Think you know everything about Big Tex? Sure, the icon of the State Fair of Texas has been a part of our lives for as long we we can remember, but how much do you really know about him? Here are some fun facts:
Before he was Big Tex, he was the world's largest Santa Claus, in Kerens in Navarro County (shown at right in 1949). He was created by Howell Brister, the manager of the Kerens Chamber of Commerce, in hopes that people would visit and shop in Kerens.
That's how much the State Fair paid the town of Kerens for their giant Santa, in 1951. When fair officials bought Santa, they first thought about placing Santa in Fair Park for the holidays. Then they decided on a cowboy. He was unveiled as Big Tex in 1952.
He started out creepy
At first, Big Tex looked kind of evil, according to Nancy Wiley, the State Fair historian. His nose was long and hooked. So he had a nose job. Through the years, his face became friendlier. His papier-mâché head was replaced with fiberglass. He's shown here in 1979, with the sun at his fingertips.
More face facts
Jack Bridges, an artist and set designer, is the one who turned Santa into Big Tex. Bridges, who died in 2001, told The News in 1997 that Big Tex's face was modeled after "me, Will Rogers and Doc Simmons, a rancher from Bell County. I took the worst features from all three of us."
In 2002, when he turned 50, his hair got a little grayer and wrinkles were added to his face and hands. That same year, at his 50th birthday party, Big Tex got a birthday cake and his own AARP card.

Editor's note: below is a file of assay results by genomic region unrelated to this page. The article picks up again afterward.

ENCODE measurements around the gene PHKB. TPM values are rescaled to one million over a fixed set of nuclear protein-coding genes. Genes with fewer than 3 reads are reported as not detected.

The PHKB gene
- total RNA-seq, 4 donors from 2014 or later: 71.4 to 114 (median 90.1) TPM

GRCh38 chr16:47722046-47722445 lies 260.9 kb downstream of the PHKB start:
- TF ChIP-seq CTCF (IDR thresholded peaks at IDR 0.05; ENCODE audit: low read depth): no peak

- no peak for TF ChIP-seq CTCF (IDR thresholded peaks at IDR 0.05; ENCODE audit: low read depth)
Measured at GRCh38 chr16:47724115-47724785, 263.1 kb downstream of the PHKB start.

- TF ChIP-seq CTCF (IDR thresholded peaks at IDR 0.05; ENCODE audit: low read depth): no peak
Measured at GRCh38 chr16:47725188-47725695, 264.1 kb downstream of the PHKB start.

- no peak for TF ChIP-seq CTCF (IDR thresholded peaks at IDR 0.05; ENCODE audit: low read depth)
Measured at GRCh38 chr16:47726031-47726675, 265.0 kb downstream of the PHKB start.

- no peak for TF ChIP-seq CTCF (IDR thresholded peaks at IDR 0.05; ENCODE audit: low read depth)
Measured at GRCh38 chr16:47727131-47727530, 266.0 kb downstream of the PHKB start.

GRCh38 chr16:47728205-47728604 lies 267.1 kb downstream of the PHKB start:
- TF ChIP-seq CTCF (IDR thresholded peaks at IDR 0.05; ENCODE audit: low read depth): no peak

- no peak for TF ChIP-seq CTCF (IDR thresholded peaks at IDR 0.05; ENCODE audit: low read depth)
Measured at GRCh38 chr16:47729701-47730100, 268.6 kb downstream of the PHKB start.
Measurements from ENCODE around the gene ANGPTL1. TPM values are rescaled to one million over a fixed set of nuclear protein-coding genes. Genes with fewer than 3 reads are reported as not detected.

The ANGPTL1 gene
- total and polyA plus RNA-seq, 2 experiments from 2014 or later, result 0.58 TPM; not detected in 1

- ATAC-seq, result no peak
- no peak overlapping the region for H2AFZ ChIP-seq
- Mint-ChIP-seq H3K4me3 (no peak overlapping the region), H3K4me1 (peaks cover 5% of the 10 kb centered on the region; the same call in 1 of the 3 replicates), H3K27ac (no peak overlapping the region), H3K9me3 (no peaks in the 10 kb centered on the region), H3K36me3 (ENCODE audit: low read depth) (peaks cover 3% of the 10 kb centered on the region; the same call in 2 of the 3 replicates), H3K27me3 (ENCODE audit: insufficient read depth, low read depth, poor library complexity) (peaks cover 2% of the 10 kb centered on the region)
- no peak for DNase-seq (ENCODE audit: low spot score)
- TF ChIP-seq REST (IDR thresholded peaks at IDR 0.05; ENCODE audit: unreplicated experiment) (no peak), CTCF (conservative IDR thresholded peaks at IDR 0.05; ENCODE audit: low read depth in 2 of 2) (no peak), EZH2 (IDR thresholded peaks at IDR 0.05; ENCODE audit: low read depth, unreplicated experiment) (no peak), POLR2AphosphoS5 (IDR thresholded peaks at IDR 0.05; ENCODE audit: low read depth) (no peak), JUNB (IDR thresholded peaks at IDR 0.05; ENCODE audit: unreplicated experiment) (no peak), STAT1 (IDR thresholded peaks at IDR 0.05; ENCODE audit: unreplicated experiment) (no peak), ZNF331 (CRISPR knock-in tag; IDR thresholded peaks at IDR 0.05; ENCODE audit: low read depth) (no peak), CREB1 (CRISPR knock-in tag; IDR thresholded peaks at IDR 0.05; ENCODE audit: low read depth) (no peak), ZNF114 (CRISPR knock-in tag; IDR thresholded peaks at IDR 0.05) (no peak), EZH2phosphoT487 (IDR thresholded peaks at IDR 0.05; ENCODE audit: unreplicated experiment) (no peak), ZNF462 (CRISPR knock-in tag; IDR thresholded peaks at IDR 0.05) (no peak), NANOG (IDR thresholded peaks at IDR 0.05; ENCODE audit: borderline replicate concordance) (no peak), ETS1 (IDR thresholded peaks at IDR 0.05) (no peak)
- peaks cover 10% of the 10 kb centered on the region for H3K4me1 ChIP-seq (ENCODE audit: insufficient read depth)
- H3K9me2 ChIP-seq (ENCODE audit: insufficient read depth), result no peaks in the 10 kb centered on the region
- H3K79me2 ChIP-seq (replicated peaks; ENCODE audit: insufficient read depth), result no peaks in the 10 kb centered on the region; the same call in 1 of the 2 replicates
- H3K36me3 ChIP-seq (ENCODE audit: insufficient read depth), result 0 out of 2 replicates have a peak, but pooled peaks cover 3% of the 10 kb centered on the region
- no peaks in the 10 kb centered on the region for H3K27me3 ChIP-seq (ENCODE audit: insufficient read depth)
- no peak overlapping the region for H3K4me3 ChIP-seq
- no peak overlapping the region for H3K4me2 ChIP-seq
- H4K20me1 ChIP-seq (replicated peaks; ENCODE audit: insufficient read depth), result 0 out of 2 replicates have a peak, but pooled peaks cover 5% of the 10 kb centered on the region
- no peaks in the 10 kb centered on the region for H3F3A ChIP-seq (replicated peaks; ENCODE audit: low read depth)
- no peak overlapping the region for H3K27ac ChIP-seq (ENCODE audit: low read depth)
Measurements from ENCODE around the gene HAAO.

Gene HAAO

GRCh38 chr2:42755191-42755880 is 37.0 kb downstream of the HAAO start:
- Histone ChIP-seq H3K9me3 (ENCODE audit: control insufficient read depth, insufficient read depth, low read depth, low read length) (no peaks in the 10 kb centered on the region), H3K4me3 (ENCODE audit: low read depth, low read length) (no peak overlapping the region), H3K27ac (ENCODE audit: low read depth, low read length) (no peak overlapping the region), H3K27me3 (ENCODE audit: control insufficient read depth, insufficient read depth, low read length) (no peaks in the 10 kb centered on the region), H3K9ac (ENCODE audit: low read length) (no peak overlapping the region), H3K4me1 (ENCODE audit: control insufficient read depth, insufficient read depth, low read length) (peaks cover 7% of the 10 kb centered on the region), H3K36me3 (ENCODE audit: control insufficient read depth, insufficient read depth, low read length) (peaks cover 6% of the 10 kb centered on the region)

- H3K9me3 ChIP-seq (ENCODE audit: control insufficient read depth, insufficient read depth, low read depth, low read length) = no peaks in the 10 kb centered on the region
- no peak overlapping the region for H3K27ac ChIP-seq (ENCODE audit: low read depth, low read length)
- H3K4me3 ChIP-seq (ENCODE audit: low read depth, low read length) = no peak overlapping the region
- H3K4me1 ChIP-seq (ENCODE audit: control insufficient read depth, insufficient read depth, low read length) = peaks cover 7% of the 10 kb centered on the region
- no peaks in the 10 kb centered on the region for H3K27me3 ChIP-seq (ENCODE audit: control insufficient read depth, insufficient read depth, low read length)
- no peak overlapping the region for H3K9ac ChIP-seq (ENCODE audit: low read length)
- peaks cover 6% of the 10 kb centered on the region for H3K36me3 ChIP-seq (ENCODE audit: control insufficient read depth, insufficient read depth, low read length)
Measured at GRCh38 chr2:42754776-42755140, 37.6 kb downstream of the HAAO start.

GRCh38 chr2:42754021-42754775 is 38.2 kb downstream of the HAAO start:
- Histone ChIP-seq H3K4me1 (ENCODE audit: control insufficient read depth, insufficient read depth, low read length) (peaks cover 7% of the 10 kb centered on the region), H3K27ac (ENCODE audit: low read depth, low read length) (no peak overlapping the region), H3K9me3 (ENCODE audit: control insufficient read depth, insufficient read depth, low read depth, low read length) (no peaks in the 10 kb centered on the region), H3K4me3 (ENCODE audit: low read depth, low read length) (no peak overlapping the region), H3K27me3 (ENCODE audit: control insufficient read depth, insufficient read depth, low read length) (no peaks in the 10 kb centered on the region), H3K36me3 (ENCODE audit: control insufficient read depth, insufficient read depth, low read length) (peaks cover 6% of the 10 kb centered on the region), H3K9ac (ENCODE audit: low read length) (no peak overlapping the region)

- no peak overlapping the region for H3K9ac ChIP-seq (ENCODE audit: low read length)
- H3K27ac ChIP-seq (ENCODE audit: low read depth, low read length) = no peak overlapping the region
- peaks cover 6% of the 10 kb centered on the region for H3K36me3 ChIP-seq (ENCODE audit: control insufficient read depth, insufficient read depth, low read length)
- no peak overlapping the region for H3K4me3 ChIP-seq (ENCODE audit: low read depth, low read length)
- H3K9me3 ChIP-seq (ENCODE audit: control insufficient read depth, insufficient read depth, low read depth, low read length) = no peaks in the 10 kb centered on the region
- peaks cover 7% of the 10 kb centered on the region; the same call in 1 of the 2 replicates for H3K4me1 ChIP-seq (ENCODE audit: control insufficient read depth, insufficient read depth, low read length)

Speaking for Big Tex
Two men were the voice of Big Tex for most of his existence. Radio man Jim Lowe had the longest tenure, from 1959 to 1998. Bill Bragg spoke for Big Tex from from 2002 to 2013. Lowe, who died in 2000, told The Dallas Morning News that R.L. "Bob" Thornton, the State Fair president who later became Dallas mayor, told him to talk slowly and sound like a cross between Gary Cooper and Santa Claus. The identity of the current Big Tex's voice is a secret.
After Big Tex burned (moment of silence), a San Antonio company called SRO was tasked with rebuilding him. The project was so top-secret, they couldn't even refer to Big Tex by name in company emails, renderings, or even conversation. They code-named him "Fried Chicken."
Bigger and stronger than ever
At 55 feet high, the new Big Tex is 3 feet taller and 19,000 pounds heavier than the previous version. He is engineered to withstand hurricane-force winds.
That's a lot of hat
Ten-gallon hat? Psssh. Big Tex's hat is 95 gallons. His boots are a size 96. They're a replica of a 1949 Lucchese boot. (Yes, his boots are bigger now than they used to be. Before his 2013 makeover, he was a size 70.)
Big Tex in pop culture
There's an entire episode of King of the Hill that focuses on the State Fair, in which Luann climbs inside Big Tex and stages a protest over the fair's grilling competition. Big Tex also was on the cover of a comic book: The Uncanny X-Men at the State Fair of Texas. It was a special supplement to a 1983 issue of the Dallas Times Herald.
Information from Dallas Morning News archives and BigTex.com.